Save Kasuri, the Japanese Wonder Fabric on the Brink of Disappearance
It is often difficult to articulate all of the work that goes into making a single garment. Not so in the case of CRAZY WIND, an independent womenswear label based in Portland, Oregon. Helmed by designer Chiyo Takahashi, Crazy Wind harnesses the exceptional craftsmanship of two worlds: local American garment-making and a Japanese textile tradition. The collection is made in Portland, using an ikat fabric called kasuri.
Dating back nearly 200 years, kasuri was historically used in Japan for home decor, kimonos and clothing. Cheaper, faster-to-make and mass produced fabrics have contributed to a steep decline in demand for kasuri–which is why designer Takahashi is out to spark a comeback. Aided by her mother, who lives in Nagoya, Takahashi sources the increasingly rare material from 100-year-old, family-run factories in remote regions of Japan.
The making of kasuri is a painstaking, laborious process–a cultural and economic tradition that stands as a stark contrast to fast, disposable fashion. Below, a few facts about this Japanese wonder fabric:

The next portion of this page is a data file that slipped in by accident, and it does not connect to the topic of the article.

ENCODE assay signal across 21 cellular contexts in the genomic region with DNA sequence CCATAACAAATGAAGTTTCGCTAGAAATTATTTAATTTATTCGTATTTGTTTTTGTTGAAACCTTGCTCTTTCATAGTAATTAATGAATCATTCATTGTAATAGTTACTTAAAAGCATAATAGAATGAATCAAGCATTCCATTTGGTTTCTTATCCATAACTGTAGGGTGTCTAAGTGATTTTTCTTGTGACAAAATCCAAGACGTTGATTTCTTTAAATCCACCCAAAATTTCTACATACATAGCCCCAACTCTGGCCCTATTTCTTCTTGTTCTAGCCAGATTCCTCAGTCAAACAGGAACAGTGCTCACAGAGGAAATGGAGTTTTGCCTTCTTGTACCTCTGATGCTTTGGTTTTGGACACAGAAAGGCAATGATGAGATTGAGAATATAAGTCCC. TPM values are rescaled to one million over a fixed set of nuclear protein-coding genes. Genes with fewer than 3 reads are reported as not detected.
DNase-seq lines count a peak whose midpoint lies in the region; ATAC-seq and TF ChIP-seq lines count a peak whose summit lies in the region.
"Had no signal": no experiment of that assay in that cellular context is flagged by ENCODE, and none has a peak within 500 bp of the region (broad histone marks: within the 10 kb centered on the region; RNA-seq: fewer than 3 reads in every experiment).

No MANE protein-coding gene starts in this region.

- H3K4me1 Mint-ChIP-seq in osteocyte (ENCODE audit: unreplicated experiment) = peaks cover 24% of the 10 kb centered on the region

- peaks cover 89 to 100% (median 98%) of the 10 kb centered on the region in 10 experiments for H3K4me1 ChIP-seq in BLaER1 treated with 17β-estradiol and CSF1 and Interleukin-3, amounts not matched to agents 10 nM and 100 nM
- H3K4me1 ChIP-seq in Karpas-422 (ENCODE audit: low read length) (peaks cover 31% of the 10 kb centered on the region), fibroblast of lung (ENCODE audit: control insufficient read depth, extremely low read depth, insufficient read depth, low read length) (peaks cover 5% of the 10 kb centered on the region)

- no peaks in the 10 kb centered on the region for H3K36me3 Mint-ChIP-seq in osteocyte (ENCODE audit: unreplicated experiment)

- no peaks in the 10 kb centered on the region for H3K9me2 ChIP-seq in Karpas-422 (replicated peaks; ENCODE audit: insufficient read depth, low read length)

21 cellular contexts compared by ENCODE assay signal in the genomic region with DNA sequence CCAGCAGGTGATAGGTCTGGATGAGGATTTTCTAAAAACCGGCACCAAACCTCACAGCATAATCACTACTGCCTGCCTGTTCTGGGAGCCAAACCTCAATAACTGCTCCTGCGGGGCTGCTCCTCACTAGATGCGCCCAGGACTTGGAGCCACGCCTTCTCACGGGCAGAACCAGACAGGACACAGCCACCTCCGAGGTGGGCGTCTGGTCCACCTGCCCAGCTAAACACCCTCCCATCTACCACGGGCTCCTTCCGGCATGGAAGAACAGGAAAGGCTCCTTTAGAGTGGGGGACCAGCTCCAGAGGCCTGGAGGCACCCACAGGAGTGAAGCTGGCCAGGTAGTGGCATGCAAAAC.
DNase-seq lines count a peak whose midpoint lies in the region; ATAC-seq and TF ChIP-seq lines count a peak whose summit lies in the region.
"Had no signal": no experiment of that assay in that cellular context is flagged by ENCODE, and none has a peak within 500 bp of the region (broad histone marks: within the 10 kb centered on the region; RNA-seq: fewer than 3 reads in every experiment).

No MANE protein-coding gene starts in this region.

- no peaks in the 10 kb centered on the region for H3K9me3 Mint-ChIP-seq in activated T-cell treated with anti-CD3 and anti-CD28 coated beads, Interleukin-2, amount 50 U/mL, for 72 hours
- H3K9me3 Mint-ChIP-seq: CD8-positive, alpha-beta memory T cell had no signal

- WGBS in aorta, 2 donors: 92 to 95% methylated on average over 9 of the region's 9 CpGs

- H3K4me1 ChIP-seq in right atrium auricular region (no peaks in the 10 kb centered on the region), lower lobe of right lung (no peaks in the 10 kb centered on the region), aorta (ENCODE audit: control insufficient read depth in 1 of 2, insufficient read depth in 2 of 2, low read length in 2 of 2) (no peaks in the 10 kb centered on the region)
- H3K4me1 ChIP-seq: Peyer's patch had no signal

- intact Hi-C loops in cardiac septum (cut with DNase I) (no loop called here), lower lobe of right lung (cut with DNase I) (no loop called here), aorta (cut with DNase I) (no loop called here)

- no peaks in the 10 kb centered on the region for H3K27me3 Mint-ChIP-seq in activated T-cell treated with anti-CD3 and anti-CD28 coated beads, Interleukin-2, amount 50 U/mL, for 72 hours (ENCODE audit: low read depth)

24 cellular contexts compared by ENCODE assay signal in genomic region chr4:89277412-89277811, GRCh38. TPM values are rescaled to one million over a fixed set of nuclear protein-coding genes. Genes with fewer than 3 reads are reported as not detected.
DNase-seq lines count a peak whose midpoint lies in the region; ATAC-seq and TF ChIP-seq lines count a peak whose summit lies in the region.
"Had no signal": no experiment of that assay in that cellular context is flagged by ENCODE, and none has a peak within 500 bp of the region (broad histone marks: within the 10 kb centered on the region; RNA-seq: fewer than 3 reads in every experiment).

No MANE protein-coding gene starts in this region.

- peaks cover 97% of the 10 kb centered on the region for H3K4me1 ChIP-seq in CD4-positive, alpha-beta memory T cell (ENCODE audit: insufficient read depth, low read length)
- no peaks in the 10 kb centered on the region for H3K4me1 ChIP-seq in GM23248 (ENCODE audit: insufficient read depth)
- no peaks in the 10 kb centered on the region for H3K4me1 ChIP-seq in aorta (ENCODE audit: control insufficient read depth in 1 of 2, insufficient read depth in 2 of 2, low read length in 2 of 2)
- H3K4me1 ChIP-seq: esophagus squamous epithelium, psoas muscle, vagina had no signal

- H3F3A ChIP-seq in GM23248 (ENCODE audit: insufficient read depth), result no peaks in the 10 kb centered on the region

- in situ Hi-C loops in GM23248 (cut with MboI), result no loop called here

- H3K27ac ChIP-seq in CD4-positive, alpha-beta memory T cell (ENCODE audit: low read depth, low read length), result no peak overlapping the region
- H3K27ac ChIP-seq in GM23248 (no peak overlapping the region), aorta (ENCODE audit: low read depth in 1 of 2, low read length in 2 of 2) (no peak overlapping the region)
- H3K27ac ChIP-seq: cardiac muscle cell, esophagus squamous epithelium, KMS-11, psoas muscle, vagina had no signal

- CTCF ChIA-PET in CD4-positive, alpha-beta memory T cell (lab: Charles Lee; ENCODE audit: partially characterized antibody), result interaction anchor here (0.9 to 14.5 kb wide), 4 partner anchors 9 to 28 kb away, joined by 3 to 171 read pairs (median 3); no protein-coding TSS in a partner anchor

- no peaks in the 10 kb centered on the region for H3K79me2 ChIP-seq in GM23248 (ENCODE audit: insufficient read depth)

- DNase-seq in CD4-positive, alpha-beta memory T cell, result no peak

• Rather than dyeing and printing a piece of fabric, making kasuri requires tie-dyeing the yarn first, then weaving the various colors into a pattern. As a result of this process, there is a soft, subtle blurring of the patterns on the finished fabric. Because the patterns are woven rather than printed, the design of the fabric is also visible on the reverse side.
• From designing motifs to applying the finishing touches, this high-quality textile goes through more than 30 different stages before it is completed. Each individual process requires skills and experience specific to that step.
• It takes about two months to complete a single roll of kasuri (40-cm wide, 12-m long), which yields only enough fabric for one adult-size kimono.
Images courtesy of Crazy Wind